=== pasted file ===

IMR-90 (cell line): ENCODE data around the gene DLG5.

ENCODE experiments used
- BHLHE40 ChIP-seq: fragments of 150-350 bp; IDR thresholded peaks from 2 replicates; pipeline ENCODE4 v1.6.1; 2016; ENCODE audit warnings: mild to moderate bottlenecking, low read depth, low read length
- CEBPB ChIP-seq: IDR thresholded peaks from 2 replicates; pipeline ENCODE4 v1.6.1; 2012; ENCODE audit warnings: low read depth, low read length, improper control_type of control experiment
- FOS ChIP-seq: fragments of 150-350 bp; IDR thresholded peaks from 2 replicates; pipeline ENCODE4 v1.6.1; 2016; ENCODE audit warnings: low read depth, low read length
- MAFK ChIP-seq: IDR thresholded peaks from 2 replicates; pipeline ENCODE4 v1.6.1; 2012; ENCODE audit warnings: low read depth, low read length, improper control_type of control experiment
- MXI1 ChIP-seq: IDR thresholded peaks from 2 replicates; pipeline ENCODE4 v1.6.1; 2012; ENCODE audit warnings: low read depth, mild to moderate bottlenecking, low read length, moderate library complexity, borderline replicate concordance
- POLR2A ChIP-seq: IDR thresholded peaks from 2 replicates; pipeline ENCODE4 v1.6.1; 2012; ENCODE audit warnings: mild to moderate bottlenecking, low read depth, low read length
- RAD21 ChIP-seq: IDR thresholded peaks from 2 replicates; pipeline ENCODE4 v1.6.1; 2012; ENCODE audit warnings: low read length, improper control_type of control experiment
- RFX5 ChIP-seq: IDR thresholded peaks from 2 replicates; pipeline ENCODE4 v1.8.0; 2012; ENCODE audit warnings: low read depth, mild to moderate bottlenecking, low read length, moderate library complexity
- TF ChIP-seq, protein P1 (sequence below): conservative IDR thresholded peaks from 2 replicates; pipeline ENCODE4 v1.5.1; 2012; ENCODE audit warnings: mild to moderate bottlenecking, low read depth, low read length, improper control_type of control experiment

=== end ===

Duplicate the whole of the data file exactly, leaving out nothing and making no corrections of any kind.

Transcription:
IMR-90 (cell line): ENCODE data around the gene DLG5.

ENCODE experiments used
- BHLHE40 ChIP-seq: fragments of 150-350 bp; IDR thresholded peaks from 2 replicates; pipeline ENCODE4 v1.6.1; 2016; ENCODE audit warnings: mild to moderate bottlenecking, low read depth, low read length
- CEBPB ChIP-seq: IDR thresholded peaks from 2 replicates; pipeline ENCODE4 v1.6.1; 2012; ENCODE audit warnings: low read depth, low read length, improper control_type of control experiment
- FOS ChIP-seq: fragments of 150-350 bp; IDR thresholded peaks from 2 replicates; pipeline ENCODE4 v1.6.1; 2016; ENCODE audit warnings: low read depth, low read length
- MAFK ChIP-seq: IDR thresholded peaks from 2 replicates; pipeline ENCODE4 v1.6.1; 2012; ENCODE audit warnings: low read depth, low read length, improper control_type of control experiment
- MXI1 ChIP-seq: IDR thresholded peaks from 2 replicates; pipeline ENCODE4 v1.6.1; 2012; ENCODE audit warnings: low read depth, mild to moderate bottlenecking, low read length, moderate library complexity, borderline replicate concordance
- POLR2A ChIP-seq: IDR thresholded peaks from 2 replicates; pipeline ENCODE4 v1.6.1; 2012; ENCODE audit warnings: mild to moderate bottlenecking, low read depth, low read length
- RAD21 ChIP-seq: IDR thresholded peaks from 2 replicates; pipeline ENCODE4 v1.6.1; 2012; ENCODE audit warnings: low read length, improper control_type of control experiment
- RFX5 ChIP-seq: IDR thresholded peaks from 2 replicates; pipeline ENCODE4 v1.8.0; 2012; ENCODE audit warnings: low read depth, mild to moderate bottlenecking, low read length, moderate library complexity
- TF ChIP-seq, protein P1 (sequence below): conservative IDR thresholded peaks from 2 replicates; pipeline ENCODE4 v1.5.1; 2012; ENCODE audit warnings: mild to moderate bottlenecking, low read depth, low read length, improper control_type of control experiment